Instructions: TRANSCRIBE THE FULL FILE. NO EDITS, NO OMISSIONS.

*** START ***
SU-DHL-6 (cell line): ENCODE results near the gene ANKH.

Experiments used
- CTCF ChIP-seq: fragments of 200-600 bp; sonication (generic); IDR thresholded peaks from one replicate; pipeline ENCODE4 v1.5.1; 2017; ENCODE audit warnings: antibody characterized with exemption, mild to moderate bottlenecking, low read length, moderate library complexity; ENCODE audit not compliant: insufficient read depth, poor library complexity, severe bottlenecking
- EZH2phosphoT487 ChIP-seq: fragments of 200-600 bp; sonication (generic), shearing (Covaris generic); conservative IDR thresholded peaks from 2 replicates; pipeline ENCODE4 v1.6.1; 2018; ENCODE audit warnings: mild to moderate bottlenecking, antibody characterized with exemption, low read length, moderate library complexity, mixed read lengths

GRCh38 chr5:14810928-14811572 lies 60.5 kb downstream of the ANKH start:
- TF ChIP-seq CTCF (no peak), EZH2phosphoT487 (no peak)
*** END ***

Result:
SU-DHL-6 (cell line): ENCODE results near the gene ANKH.

Experiments used
- CTCF ChIP-seq: fragments of 200-600 bp; sonication (generic); IDR thresholded peaks from one replicate; pipeline ENCODE4 v1.5.1; 2017; ENCODE audit warnings: antibody characterized with exemption, mild to moderate bottlenecking, low read length, moderate library complexity; ENCODE audit not compliant: insufficient read depth, poor library complexity, severe bottlenecking
- EZH2phosphoT487 ChIP-seq: fragments of 200-600 bp; sonication (generic), shearing (Covaris generic); conservative IDR thresholded peaks from 2 replicates; pipeline ENCODE4 v1.6.1; 2018; ENCODE audit warnings: mild to moderate bottlenecking, antibody characterized with exemption, low read length, moderate library complexity, mixed read lengths

GRCh38 chr5:14810928-14811572 lies 60.5 kb downstream of the ANKH start:
- TF ChIP-seq CTCF (no peak), EZH2phosphoT487 (no peak)